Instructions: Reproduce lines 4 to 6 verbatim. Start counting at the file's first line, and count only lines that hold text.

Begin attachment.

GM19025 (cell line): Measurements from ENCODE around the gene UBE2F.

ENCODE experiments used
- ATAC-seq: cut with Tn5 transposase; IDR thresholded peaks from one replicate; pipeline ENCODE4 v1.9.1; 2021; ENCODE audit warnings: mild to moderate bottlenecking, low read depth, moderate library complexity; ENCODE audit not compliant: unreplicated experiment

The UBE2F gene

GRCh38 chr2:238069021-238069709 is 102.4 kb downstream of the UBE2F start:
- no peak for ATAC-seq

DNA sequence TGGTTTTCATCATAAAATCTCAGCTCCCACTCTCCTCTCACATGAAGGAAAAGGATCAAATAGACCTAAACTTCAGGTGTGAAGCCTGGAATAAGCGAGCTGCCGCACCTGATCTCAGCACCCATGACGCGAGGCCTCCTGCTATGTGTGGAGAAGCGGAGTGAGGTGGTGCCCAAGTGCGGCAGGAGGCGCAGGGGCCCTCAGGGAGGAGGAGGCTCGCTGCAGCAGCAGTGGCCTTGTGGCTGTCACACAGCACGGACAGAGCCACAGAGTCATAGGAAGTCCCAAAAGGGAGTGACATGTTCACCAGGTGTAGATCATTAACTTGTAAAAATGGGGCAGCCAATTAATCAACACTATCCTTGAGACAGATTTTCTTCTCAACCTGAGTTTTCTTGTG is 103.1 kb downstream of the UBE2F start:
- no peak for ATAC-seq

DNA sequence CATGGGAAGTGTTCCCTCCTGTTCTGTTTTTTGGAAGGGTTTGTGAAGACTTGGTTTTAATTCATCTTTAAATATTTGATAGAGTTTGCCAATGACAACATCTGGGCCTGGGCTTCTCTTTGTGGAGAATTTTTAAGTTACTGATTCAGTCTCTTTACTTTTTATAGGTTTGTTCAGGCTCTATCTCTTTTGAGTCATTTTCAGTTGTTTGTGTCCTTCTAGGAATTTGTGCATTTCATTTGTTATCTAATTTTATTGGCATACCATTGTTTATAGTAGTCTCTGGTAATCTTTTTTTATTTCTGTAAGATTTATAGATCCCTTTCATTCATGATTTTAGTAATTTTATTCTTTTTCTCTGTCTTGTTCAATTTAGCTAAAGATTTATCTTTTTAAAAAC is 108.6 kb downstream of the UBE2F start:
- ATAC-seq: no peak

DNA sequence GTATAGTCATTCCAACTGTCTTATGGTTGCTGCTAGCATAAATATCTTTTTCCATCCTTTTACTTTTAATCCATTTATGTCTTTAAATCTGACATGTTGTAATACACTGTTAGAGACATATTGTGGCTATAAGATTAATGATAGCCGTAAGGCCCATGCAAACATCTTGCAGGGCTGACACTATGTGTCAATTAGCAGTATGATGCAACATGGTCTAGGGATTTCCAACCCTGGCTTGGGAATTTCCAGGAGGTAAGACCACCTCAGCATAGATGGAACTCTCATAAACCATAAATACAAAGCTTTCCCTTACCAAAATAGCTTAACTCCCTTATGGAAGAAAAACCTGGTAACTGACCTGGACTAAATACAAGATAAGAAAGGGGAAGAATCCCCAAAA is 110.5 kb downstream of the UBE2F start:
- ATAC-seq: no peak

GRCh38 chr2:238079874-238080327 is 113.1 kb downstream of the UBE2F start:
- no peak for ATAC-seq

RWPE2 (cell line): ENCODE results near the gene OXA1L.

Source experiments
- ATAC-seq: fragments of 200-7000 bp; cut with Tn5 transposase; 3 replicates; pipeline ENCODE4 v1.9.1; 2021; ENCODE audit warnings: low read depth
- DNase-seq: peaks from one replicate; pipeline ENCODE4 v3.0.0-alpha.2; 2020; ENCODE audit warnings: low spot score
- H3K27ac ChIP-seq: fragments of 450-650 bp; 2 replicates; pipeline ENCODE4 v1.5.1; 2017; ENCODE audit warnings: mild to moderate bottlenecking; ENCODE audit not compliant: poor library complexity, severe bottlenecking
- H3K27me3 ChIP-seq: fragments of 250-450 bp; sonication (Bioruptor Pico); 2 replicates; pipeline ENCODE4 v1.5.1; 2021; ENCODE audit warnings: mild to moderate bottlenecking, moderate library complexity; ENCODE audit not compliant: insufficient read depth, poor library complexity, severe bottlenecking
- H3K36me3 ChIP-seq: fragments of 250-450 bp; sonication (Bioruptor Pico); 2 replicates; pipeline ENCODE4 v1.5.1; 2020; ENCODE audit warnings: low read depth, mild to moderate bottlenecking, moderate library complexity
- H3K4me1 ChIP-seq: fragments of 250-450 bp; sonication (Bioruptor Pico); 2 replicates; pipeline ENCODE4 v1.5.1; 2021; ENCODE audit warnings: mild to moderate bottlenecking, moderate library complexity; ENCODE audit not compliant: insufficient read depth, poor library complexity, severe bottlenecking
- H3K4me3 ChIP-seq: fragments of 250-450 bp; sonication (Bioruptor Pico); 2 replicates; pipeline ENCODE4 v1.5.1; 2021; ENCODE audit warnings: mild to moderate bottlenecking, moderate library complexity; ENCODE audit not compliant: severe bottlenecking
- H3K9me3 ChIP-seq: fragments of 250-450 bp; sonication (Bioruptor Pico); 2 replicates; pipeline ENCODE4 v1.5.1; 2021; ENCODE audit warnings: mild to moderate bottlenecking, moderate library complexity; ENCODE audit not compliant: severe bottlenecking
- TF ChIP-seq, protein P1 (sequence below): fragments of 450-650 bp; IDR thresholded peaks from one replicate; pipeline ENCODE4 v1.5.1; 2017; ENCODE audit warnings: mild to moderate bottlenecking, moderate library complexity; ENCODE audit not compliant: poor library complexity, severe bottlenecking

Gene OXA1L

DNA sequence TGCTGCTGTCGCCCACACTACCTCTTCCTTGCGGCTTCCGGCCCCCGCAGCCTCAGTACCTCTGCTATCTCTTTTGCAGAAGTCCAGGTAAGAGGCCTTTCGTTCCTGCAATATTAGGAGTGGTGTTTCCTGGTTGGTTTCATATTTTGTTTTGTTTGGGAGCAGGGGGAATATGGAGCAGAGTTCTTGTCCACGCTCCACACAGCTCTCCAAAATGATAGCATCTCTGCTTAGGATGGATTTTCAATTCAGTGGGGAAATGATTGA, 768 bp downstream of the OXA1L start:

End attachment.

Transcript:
The UBE2F gene

GRCh38 chr2:238069021-238069709 is 102.4 kb downstream of the UBE2F start:
- no peak for ATAC-seq